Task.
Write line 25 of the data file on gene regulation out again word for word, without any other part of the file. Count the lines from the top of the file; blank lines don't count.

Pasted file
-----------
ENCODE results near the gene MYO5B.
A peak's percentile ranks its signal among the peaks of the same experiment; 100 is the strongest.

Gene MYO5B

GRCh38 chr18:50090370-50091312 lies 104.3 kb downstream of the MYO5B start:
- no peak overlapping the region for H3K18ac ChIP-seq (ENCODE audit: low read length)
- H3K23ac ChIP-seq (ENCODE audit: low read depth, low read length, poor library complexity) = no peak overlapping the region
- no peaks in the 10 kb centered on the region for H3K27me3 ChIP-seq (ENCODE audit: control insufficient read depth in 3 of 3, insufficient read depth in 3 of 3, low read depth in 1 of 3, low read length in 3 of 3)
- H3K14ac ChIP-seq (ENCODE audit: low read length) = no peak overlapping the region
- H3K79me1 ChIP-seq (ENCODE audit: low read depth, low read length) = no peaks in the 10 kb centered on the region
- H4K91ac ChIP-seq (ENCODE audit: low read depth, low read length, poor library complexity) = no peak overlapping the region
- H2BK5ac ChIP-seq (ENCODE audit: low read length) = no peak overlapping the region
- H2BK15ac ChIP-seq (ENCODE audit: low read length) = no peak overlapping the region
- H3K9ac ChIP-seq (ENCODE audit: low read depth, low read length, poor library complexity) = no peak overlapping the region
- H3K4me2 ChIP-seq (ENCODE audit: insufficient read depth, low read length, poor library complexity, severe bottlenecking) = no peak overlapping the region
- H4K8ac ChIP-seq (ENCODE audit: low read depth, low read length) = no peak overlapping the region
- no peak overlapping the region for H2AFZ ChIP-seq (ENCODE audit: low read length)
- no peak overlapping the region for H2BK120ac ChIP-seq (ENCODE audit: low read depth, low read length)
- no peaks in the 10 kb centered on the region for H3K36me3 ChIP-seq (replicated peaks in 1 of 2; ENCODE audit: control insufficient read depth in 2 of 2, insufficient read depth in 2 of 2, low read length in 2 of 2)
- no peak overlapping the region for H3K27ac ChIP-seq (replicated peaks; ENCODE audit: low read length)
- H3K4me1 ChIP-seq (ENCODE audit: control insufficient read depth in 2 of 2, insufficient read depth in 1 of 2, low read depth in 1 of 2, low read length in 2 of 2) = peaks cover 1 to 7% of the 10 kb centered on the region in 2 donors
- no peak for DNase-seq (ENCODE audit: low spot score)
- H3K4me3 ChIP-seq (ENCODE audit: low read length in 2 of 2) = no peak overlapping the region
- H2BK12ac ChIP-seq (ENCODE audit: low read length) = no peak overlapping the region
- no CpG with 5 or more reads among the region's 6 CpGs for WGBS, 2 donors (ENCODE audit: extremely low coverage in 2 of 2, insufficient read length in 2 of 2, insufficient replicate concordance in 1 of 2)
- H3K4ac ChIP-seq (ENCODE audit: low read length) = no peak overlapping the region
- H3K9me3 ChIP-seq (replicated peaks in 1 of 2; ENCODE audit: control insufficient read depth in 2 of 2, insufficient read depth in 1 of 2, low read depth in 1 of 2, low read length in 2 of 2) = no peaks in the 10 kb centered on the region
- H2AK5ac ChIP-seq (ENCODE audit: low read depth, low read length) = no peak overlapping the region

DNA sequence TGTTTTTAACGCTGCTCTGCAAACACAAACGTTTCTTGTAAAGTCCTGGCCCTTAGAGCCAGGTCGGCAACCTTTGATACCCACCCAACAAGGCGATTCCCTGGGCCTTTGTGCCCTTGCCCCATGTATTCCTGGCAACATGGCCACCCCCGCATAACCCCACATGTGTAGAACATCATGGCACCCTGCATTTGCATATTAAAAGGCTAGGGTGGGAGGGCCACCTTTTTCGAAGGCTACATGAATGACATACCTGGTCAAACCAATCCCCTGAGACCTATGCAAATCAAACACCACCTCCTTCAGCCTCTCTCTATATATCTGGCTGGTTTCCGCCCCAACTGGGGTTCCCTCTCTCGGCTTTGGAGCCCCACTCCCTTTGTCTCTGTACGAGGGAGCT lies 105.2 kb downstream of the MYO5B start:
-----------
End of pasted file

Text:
- H3K4ac ChIP-seq (ENCODE audit: low read length) = no peak overlapping the region